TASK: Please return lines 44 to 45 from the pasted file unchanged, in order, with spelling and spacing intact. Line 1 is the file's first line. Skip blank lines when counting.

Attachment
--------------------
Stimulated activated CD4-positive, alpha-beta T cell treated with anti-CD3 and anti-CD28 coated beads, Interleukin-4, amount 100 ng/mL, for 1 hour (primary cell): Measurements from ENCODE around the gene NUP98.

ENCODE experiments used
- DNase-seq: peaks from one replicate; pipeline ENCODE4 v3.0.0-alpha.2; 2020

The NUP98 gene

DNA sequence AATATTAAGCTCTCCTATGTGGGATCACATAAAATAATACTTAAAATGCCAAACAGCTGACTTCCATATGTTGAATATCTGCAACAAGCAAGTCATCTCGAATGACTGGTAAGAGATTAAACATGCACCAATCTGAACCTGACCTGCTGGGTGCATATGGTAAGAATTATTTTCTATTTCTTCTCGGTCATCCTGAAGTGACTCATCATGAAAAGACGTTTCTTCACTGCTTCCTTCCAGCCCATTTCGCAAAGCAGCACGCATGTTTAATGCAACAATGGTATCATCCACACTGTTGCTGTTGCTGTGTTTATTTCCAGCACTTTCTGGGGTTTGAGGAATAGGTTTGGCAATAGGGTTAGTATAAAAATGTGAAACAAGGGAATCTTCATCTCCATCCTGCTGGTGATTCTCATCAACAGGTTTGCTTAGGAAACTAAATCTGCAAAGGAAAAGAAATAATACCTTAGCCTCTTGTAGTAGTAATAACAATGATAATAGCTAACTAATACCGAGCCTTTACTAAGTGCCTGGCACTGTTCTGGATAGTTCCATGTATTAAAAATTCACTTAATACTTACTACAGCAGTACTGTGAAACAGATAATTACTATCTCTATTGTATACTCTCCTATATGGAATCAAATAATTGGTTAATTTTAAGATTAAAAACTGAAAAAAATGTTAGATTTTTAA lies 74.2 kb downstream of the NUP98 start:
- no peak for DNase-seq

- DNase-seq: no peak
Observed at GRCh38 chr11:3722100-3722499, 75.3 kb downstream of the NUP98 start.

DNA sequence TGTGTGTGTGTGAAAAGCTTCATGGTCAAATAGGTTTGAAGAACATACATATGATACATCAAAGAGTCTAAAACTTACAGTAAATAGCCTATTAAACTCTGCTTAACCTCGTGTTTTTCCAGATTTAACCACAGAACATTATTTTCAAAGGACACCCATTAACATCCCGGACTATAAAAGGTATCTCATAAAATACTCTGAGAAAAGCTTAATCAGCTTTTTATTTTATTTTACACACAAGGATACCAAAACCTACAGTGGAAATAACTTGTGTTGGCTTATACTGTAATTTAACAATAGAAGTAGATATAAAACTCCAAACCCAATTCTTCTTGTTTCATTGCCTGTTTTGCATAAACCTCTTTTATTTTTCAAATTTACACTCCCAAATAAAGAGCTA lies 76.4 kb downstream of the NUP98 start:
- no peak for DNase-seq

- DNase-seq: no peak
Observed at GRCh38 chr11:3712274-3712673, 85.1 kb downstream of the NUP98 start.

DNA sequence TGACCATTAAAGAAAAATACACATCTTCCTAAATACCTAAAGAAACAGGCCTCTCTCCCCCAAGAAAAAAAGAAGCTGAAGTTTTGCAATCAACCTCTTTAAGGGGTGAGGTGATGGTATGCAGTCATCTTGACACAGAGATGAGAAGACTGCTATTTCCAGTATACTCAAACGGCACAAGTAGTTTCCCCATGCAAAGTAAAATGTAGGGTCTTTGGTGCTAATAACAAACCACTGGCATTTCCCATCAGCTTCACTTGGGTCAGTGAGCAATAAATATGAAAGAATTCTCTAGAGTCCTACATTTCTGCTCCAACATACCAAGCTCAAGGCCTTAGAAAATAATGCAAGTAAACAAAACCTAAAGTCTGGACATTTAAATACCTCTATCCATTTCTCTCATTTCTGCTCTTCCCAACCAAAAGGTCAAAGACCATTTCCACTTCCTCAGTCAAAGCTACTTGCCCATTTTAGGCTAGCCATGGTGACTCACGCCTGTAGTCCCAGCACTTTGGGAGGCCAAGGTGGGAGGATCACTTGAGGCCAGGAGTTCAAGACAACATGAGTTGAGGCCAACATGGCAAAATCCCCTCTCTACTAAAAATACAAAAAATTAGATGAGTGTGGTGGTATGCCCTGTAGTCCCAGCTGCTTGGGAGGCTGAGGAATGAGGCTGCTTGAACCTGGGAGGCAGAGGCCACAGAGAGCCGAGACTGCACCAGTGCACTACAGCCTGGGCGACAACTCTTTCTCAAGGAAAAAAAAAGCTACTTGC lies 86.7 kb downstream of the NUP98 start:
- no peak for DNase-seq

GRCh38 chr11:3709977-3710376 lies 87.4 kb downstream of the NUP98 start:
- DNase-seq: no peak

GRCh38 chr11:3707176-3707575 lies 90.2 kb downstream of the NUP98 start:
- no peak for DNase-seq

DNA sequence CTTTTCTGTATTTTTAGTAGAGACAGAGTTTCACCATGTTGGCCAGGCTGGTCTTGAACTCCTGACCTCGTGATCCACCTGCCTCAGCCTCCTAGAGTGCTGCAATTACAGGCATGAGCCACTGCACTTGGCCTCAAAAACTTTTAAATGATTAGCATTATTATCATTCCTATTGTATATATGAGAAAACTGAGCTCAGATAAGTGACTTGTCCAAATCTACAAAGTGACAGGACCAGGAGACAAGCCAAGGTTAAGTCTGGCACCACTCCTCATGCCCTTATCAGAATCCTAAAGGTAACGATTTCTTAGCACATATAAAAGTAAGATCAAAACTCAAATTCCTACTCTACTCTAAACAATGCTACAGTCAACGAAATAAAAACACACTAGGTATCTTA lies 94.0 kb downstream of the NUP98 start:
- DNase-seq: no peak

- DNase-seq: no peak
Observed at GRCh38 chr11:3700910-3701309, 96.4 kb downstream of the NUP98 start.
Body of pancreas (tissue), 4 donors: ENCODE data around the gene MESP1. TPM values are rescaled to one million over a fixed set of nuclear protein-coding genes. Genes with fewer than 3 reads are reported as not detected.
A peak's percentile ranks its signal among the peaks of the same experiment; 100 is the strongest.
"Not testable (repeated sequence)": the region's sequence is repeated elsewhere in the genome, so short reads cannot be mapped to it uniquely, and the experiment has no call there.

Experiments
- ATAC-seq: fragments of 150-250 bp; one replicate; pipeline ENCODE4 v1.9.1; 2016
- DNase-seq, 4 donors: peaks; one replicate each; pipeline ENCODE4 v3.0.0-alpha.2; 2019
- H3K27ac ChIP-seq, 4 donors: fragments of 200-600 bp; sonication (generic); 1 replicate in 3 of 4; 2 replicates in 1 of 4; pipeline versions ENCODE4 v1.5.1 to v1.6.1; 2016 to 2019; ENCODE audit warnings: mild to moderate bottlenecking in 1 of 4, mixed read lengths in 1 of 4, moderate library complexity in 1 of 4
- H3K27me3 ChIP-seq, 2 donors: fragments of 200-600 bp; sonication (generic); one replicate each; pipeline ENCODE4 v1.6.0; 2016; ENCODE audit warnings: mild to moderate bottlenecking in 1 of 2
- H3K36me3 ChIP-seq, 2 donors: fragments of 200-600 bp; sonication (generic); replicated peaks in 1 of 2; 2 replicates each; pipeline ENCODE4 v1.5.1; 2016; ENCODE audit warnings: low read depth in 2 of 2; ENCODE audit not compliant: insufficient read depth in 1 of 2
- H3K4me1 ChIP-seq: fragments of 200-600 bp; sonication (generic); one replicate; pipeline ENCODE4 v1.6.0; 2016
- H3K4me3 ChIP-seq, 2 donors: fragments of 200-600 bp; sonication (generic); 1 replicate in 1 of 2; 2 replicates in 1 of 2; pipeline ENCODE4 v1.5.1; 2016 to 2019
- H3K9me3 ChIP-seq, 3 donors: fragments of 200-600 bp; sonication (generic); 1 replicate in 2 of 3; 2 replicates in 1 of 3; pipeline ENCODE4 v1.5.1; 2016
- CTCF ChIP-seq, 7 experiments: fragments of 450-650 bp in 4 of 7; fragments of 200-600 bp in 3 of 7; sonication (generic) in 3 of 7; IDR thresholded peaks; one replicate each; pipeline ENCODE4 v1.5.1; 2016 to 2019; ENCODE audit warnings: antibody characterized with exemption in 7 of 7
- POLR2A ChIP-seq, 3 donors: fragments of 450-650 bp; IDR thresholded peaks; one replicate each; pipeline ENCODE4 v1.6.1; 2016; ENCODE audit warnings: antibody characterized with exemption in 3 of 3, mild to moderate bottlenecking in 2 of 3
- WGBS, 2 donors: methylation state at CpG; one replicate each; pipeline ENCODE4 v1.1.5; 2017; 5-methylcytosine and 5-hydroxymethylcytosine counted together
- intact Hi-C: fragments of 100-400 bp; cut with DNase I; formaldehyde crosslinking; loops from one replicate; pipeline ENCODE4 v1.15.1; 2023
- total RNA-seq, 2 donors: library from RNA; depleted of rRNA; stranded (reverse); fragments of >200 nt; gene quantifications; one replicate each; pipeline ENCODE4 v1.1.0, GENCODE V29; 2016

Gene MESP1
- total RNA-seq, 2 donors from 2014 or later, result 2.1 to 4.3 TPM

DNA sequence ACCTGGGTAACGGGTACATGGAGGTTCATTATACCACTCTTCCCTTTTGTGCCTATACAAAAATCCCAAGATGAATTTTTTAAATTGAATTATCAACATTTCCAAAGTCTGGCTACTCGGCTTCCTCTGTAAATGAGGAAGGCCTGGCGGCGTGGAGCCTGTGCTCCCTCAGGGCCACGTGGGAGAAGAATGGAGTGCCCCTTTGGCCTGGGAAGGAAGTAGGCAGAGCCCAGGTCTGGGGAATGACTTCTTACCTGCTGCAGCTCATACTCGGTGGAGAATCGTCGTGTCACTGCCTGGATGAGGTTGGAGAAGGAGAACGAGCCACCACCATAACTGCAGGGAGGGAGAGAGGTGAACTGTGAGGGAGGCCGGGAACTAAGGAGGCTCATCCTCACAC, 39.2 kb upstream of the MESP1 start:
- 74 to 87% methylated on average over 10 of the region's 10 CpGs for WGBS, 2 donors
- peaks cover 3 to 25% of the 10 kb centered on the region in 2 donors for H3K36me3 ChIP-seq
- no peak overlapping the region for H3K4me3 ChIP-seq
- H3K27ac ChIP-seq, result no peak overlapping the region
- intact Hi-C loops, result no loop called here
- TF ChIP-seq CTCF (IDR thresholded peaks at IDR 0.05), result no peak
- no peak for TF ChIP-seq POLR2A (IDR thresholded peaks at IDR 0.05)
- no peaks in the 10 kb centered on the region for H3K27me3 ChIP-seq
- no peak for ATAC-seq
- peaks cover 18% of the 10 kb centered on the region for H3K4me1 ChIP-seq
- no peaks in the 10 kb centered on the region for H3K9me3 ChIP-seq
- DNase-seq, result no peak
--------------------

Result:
- peaks cover 3 to 25% of the 10 kb centered on the region in 2 donors for H3K36me3 ChIP-seq
- no peak overlapping the region for H3K4me3 ChIP-seq